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Why using AI in policing decisions risks race and class bias

Why using AI in policing decisions risks race and class bias

Why using AI in policing decisions risks race and class bias

AI is rocking the world of policing — and the consequences are still unclear.

British police are poised to go live with a predictive artificial intelligence system that will help officers assess the risk of suspects re-offending.

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It’s not Minority Report (yet) but certainly sounds scary. Just like the evil AIs in the movies, this tool has an acronym: HART, which stands for Harm Assessment Risk Tool, and it’s going live in Durham after a long trial.

The system, which classifies suspects at a low, medium, or high risk of committing a future offence, was tested in 2013 using data that Durham police gathered from 2008 to 2012.

Its results are mixed.

Forecasts that a suspect was low risk turned out to be accurate 98 percent of the time, while forecasts that they were high risk were accurate 88 percent of the time.

That’s because the tool was designed to be very, very cautious and is likely to assign someone as medium or high risk to avoid releasing suspects who may commit a crime.

A self-learning system 

According to Sheena Urwin, head of criminal justice at Durham Constabulary, during the testing HART didn’t impact officers’ decisions and, when live, it will “support officers’ decision making” rather than define it.

Urwin also explained to the BBC that suspects with no offending history would be less likely to be classed as high risk — unless they were arrested for serious crimes.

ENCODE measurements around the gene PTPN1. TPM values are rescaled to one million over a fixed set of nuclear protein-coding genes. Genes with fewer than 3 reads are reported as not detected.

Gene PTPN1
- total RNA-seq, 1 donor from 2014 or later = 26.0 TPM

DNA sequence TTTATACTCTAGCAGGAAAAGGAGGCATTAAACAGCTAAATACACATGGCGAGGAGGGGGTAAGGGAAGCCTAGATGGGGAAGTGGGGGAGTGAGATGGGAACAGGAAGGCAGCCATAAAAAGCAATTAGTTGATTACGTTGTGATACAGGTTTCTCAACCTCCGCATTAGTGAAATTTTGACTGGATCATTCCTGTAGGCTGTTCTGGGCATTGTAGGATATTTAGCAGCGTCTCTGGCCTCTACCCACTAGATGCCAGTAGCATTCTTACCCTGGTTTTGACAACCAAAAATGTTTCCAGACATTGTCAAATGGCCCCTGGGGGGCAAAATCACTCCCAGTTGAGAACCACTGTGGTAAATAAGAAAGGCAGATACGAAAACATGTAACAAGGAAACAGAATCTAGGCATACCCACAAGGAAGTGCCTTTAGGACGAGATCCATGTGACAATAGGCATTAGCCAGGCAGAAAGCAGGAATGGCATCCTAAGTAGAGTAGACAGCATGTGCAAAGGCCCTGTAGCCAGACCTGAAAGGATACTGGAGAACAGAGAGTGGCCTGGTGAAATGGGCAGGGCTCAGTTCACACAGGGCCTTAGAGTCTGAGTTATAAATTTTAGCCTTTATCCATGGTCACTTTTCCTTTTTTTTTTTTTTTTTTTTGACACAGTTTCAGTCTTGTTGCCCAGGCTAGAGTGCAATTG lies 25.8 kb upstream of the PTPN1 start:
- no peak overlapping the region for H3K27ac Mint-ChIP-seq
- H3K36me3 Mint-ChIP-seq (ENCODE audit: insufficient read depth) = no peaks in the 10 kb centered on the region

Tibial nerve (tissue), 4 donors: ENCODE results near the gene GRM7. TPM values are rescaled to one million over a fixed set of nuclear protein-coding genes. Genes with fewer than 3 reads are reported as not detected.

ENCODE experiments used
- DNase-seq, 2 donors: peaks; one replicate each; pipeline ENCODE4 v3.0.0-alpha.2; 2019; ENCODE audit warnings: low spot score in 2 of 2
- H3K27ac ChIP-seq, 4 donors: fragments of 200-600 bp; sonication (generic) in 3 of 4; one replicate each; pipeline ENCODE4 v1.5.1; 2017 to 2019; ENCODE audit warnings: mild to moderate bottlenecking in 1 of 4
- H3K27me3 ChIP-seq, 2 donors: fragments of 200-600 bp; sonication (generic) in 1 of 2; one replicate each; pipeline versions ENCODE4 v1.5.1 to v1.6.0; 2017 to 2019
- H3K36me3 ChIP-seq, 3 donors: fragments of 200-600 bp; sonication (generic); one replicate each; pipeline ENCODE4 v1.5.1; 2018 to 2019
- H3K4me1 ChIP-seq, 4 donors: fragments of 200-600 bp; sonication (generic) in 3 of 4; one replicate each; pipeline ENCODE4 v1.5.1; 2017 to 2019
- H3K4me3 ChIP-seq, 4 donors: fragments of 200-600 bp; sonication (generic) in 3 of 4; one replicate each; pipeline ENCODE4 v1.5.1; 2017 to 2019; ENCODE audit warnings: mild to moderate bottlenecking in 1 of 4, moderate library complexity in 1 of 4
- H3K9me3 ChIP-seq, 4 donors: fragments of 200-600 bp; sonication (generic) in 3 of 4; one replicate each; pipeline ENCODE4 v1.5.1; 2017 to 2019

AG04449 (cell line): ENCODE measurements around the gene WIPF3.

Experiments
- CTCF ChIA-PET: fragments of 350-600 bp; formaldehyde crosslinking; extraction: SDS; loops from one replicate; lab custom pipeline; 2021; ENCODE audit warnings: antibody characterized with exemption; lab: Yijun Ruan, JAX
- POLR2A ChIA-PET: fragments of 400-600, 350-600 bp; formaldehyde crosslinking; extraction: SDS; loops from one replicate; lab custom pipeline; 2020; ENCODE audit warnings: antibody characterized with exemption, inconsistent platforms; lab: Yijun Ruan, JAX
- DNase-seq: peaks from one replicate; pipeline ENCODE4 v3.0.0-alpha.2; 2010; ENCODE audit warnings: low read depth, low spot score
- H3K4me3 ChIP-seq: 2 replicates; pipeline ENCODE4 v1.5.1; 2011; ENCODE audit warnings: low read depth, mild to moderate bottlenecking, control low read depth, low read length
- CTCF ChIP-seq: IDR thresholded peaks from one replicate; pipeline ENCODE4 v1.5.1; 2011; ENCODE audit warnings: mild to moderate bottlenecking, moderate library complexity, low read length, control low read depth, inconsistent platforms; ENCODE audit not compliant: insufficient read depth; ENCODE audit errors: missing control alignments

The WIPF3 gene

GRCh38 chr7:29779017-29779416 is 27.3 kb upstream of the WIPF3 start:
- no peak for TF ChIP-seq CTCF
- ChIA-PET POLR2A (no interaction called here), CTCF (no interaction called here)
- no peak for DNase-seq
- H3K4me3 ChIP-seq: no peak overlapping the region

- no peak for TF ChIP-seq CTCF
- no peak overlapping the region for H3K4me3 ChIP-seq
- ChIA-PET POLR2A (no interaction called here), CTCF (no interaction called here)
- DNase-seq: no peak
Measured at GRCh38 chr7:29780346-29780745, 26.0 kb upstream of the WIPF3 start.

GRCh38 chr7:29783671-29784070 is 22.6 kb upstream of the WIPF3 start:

Police could use HART to decide whether to keep a suspect in custody for more time, release them on bail before charge or whether to remand them in custody.

However, privacy and advocacy groups have expressed fears that the algorithm could replicate and amplify inherent biases around race, class, or gender.

“This can be hard to detect, particularly in self-learning systems, which carry greater risks,” Jim Killock, Executive Director of Open Rights Group, told Mashable.

“While this process is reported to be ‘advisory’, there could be a tendency for officers to trust the machine on the assumption that it is neutral.”

Racial bias?

Whenever the data is systematically biased, outcomes can be discriminatory because learning models bring into the foreground assumptions that have been tacitly made by humans.

The Durham system includes data such as postcode and gender which go beyond a suspect’s offending history.

Even though the system is very accurate, let’s say 88 percent of the time, a “subset of the population can still have a much higher chance of being misclassified,” Frederike Kaltheuner, policy officer for Privacy International, told Mashable.

For instance, if minorities are more likely to be put in the wrong basket, a system that is accurate on paper can still be racially biased.

“It’s important to stress that accuracy and fairness are not necessarily the same thing,” Kaltheuner said.

Last year, an investigation by U.S. news site ProPublica shone a light on the alleged racial bias of an algorithm used by law enforcement to forecast the likelihood of a repeated offense.

Among other things, the algorithm was making overly negative predictions about black versus white suspects. The firm behind the system denied the allegations.

For example, ProPublica reports the cases of Brisha Borden, a black 18-year-old teenager who stole a child’s bicycle and scooter, and Vernon Prater, a white 41-year-old who was picked up for shoplifting $86.35 worth of tools.

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